# Do I need a heatsink for my voltage regulator?

I use L7805CV voltage regulator (TO-220) to get 5 V from a Li-Po 7.4 V 2200 mAh battery. However, after a while, voltage regulator gets really hot.

Current measurement showed 200 mA.

P=I*V=0.2*(7.4-5)=0.428 W.

From datasheet:

Thermal resistance:

junction-case = 5 °C/W, junction-ambient = 50 °C/W, total 55 °C/W.

In this case, temperature rise will be 0.428*55=23.55 C. Seems low to me, but I can't touch voltare regulator for more than one sec. Do I need a heatsink or it isn't necessary. Datasheet refers there is thermal overload protection. In this case, can I calculate how long does it take for voltage regulator to shut off (if this will happen)?

• Besides the thermal overload protection, note that semiconductor lifetime is very much related to temperature.
– Tut
Commented Jun 16, 2014 at 15:27
• Spehro's answer seems to address the likely issues, but see this question for possible extra ideas. Commented Jun 16, 2014 at 16:03
• @Tut Nice advice. Commented Jun 16, 2014 at 18:38
• The output of your power dissipation equation should be 480mW, not 428mW. Commented Oct 9, 2016 at 12:56

That should be okay, in a TO-220 case with no heatsink, assuming moderate environmental temperature.

You don't need to add junction to case to junction to ambient, all you need is junction to ambient, which should heat it to less than 48°C (assuming 25°C ambient). Remember, it's the temperature rise you are calculating.

Too hot to touch is around 60°C, at least for my calibrated finger. If you're getting it too hot to touch there are several possibilities:

a) Your 200mA measurement is not accurate (perhaps the meter drops the voltage)

b) Your 7.2V measurement is not accurate

c) You have really sensitive fingers

d) It's really hot where you are testing it (30-40°C)

To answer your question about the maximum temperature and thermal shutdown- the data sheet specifies an abs. max. junction temperature of 150°C, but to be conservative I like to see no more than 100°C. That would imply a maximum ambient temperature of 75°C, which is reasonable.

The actual thermal shutdown is kind of a last ditch thing, and does not come on until you've well exceeded the absolute maximum junction temperature, typically around Tj = 170°C. It's very unhealthy for the chip to experience this, but it does prevent immediate destruction. That would correspond to an ambient temperature of 145°C which seems mighty hot, even for southern Europe.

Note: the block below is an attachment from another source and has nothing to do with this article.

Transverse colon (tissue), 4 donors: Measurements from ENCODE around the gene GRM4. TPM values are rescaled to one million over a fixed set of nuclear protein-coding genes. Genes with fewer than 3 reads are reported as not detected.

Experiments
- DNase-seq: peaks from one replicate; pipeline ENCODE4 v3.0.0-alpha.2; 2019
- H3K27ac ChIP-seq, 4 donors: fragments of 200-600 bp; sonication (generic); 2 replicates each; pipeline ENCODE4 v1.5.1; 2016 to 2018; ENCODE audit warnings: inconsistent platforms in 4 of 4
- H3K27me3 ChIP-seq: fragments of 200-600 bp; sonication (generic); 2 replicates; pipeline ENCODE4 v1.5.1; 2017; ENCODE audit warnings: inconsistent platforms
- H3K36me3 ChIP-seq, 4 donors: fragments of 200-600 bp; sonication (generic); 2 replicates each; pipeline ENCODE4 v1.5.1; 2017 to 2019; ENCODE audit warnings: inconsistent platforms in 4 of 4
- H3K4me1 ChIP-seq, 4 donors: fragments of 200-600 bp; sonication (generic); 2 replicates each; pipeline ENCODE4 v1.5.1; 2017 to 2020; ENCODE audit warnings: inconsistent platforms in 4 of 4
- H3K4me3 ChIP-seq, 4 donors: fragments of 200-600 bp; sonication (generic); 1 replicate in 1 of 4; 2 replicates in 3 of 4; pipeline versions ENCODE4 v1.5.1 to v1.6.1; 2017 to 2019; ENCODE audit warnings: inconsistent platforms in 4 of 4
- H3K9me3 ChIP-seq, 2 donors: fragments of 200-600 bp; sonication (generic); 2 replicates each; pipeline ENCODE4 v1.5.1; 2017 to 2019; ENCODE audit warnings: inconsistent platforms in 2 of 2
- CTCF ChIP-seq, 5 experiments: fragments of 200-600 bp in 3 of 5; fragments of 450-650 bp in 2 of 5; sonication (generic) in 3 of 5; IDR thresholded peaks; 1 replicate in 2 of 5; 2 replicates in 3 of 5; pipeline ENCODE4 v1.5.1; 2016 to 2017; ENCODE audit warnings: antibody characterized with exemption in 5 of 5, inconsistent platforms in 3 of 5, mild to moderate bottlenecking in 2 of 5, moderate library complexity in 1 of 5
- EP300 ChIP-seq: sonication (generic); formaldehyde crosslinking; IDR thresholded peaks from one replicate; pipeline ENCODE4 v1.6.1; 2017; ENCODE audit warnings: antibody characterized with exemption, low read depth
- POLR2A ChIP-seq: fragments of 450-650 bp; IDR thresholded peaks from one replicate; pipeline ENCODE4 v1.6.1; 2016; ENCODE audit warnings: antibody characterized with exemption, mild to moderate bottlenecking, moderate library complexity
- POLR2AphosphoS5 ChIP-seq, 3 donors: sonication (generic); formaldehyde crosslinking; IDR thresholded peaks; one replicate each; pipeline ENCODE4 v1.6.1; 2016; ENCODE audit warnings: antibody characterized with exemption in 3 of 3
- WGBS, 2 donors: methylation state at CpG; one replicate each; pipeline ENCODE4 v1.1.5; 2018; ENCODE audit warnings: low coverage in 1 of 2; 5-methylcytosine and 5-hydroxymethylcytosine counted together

• "If you're getting it too hot to touch there are several possibilities: ..." - Also, the junction-to-ambient resistance is usually assuming free-standing in air, allowing for convection. If you violate that assumption (e.g., packinging in foam), the thermal resistance may be considerable higher. Commented Oct 9, 2016 at 13:00

Your best bet is to get a heat sink installed for that regulator. Last thing you want is for it to get too hot and cutout, effectively shutting down your electronics. When the power level in the regulator is in the area that you describe it could turn unto a thermal oscillator wherein it gets too hot, cuts out and cools down some and then comes back on to restart the cycle. This can get very annoying when trying to use your electronics for anything productive.

An alternative to the heatsink idea is to purchase a switching regulator module that would operate more efficiently and cooler. It is possible to find modules that have pinning similar to the 7805 that you are using now.

A heat sink (also commonly spelled heatsink[1]) is a passive heat exchanger that transfers the heat generated by an electronic or a mechanical device to a fluid medium, often air or a liquid coolant, where it is dissipated away from the device, thereby allowing regulation of the device's temperature at optimal levels. In computers, heat sinks are used to cool central processing units or graphics processors. Heat sinks are used with high-power semiconductor devices such as power transistors and optoelectronics such as lasers and light emitting diodes (LEDs), where the heat dissipation ability of the component itself is insufficient to moderate its temperature.

• Ok, but that doesn't really address the question. Commented Oct 9, 2016 at 12:56